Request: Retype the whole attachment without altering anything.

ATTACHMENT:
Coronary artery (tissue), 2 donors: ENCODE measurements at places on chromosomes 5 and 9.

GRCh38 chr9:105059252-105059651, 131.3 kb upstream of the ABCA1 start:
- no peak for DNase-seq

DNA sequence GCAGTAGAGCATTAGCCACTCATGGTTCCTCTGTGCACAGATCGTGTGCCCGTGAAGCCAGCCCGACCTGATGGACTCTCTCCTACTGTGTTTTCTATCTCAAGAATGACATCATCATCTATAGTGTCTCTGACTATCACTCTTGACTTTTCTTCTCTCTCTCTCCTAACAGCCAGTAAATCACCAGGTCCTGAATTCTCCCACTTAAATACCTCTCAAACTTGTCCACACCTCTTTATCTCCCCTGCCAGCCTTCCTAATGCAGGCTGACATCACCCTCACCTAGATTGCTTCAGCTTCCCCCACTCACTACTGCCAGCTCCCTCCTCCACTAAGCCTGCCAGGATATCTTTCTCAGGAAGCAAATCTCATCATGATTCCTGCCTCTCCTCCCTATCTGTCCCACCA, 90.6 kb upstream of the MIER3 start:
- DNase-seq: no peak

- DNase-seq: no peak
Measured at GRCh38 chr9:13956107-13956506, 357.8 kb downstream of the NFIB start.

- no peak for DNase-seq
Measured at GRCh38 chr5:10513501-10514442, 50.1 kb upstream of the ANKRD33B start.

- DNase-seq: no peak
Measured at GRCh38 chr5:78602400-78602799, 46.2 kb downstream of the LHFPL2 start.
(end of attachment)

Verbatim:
Coronary artery (tissue), 2 donors: ENCODE measurements at places on chromosomes 5 and 9.

GRCh38 chr9:105059252-105059651, 131.3 kb upstream of the ABCA1 start:
- no peak for DNase-seq

DNA sequence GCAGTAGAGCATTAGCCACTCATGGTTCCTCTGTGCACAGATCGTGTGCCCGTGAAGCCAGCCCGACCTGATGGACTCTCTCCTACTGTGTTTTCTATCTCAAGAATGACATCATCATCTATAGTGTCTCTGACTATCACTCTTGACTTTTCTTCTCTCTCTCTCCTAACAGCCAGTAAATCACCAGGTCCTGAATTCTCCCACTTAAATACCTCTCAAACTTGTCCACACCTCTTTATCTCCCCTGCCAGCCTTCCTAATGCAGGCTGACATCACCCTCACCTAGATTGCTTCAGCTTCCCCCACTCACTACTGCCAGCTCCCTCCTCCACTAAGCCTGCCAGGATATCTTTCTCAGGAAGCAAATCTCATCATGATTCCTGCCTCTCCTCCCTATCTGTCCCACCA, 90.6 kb upstream of the MIER3 start:
- DNase-seq: no peak

- DNase-seq: no peak
Measured at GRCh38 chr9:13956107-13956506, 357.8 kb downstream of the NFIB start.

- no peak for DNase-seq
Measured at GRCh38 chr5:10513501-10514442, 50.1 kb upstream of the ANKRD33B start.

- DNase-seq: no peak
Measured at GRCh38 chr5:78602400-78602799, 46.2 kb downstream of the LHFPL2 start.